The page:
There are some stipulations like that the connection you solder to should have mechanical support for the wire (e.g. the solder does not provide the mechanical support) but otherwise its showing to be ok...
 

·
Super Moderator
Joined
·
2,844 Posts
I dont think thats correct... if you look at FCC STD-019D it specifically states that soldering can be used except in the ground and lightning supression systems (which would make sense since a lightning strike would vaporize the solder). Other than that there are even some parts of the spec where soldering is recommended (like for high frequency/shield connections).

There are some stipulations like that the connection you solder to should have mechanical support for the wire (e.g. the solder does not provide the mechanical support) but otherwise its showing to be ok...
Yes, antenna cable connectors and such are soldered, but if a standard wire is damaged and spliced both of the A&P mechanics I use have always used approved connectors. Neither has ever had a soldering iron in sight and only a connector kit with a ratcheting crimp tool. I actually mentioned using solder once and he said it was not approved. Unfortunately, my mechanic has to sign off the maintenance logs when any work is done on the plane so without his signature, the work would be deemed not approved. :shrug:
 

·
Registered
Joined
·
100 Posts
question about the resistors...
I tried Mouser, and I can't seem to find the 0.05 ohm resistor (284-HS50-0.05) from the earlier post.

The closest equivalent (i think) was the 71-RH50-0.05
RH050R0500FC02 Vishay/Dale Wirewound Resistors


does anyone know if this one will work? or if not, is there another part number that will work?

thanks
 

·
Premium Member
Joined
·
260 Posts
Mouser is out of the part number: 284-HS50-0.22 for at least 10 weeks.

Would a resistor with a higher power rating be an ok alternative? Say one with 100W capability instead of 50W? The part number below is the one I am referring to:

284-HS100-0.22
 

·
Registered
Joined
·
1,966 Posts

·
Registered
Joined
·
46 Posts
i am getting ready to do my resistor pack change but everywhere i look they are out of resistors. which wires do i hook up to each other to just have one speed for right now until i get some resistors. thanks for your assistance
 

·
Registered
Joined
·
1,122 Posts
Discussion Starter #33
i am getting ready to do my resistor pack change but everywhere i look they are out of resistors. which wires do i hook up to each other to just have one speed for right now until i get some resistors. thanks for your assistance
take a look at the diagram near the beginning> black to black and red to orange... just make sure to extend both wires from the motor so tha they are at least 18"... that way you can make all the connetions between the motor wires and the 4 pin connector and resistors at the top next to the fuse box where it is easilyaccessible in the future...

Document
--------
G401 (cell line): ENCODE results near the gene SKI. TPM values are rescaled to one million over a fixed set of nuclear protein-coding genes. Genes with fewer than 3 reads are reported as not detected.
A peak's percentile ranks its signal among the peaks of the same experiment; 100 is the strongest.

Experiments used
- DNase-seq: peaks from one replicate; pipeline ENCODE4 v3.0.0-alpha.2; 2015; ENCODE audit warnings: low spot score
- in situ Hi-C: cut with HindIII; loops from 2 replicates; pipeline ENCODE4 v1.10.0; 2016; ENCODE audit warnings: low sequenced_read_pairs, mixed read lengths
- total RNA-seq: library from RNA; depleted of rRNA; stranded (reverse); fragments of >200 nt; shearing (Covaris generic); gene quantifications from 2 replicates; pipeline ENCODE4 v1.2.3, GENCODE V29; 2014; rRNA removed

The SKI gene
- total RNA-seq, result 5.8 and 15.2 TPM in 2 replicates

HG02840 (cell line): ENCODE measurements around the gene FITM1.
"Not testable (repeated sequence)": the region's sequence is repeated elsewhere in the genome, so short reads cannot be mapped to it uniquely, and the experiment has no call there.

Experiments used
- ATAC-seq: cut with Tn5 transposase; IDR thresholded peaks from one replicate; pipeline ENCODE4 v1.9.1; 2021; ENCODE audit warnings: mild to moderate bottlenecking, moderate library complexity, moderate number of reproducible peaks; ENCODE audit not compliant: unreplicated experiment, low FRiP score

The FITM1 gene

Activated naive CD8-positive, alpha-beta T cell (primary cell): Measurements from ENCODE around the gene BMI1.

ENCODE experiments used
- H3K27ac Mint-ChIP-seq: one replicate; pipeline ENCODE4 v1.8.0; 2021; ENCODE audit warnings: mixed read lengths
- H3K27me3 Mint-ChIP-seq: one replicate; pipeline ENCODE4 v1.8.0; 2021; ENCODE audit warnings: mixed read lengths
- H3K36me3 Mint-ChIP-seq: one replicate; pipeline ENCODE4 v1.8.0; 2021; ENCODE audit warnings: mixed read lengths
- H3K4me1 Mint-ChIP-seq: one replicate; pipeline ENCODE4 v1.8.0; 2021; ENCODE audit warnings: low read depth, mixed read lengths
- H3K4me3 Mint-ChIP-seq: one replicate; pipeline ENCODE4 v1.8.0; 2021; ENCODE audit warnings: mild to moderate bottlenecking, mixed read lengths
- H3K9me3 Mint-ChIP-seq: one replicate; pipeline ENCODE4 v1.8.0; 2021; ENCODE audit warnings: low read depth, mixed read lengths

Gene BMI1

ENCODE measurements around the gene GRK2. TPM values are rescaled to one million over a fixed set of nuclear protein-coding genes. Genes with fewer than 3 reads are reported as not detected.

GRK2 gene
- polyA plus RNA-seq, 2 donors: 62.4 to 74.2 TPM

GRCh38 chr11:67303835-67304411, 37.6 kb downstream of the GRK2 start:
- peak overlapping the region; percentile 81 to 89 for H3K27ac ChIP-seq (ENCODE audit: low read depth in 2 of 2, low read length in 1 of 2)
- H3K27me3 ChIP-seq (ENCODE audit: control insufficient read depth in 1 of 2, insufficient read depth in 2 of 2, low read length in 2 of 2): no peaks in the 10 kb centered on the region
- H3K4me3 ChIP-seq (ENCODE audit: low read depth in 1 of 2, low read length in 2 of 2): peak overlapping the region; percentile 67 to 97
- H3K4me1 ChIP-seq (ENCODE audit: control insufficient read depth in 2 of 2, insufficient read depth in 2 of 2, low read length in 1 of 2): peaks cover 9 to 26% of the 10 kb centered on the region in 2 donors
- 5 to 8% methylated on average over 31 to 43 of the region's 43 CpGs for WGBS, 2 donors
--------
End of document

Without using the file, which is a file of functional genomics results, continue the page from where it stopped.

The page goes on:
·
Registered
Joined
·
90 Posts
Need Resistors

Getting ready to do this job - thanks for all the effort everybody has done on this issue. Any word on where we can get all three resistors?

Thanks

Ash
 

·
Registered
Joined
·
527 Posts
Getting ready to do this job - thanks for all the effort everybody has done on this issue. Any word on where we can get all three resistors?

Thanks

Ash
No help here so also looking for this answer. I searched the major electronic players (mouser, digikey, newark, allied and at least two others) only to find one of them, out of stock, or minimal purchase 100 units. Was looking for some place to order all three and was surprised. Nada

Not like the years past when I would just drop into dow or hamilton electronics and they would have everything. That was back in the 80's.
 

·
Registered
Joined
·
172 Posts
Where is the connection to evac the A/C? I'm planning on doing mine this weekend and would prefer to have it evac'd before pulling off the clam.
Why do you need to evac the a/c system when doing this job? I am planning on doing this job soon and plan to bypass the resistor pack and have full speed only. My car finally failed VA inspection for no defrost. I never knew they checked that.
 

·
Registered
Joined
·
6,942 Posts
Only a licensed AC tech. can evacuate an AC system.
Michael
Why do you need to evac the a/c system when doing this job? I am planning on doing this job soon and plan to bypass the resistor pack and have full speed only. My car finally failed VA inspection for no defrost. I never knew they checked that.
 

·
Registered
Joined
·
172 Posts
Sorry, in order to access the blower motor/resistor pack, many pipes and components need to be dissembled, hence evacuation is needed.
Michael
Michael
Thanks. I believe I read that you can give access to a mechanic to do this via the passenger wheel well. Is that correct?
 
21 - 40 of 169 Posts
Top